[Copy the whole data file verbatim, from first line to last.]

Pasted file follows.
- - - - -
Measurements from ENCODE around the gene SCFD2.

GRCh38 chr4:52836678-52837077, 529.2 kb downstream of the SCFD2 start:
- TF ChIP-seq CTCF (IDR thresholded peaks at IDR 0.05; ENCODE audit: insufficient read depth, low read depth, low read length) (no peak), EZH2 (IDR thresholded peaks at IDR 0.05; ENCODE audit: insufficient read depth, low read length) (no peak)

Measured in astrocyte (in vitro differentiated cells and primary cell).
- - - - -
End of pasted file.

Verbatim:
Measurements from ENCODE around the gene SCFD2.

GRCh38 chr4:52836678-52837077, 529.2 kb downstream of the SCFD2 start:
- TF ChIP-seq CTCF (IDR thresholded peaks at IDR 0.05; ENCODE audit: insufficient read depth, low read depth, low read length) (no peak), EZH2 (IDR thresholded peaks at IDR 0.05; ENCODE audit: insufficient read depth, low read length) (no peak)

Measured in astrocyte (in vitro differentiated cells and primary cell).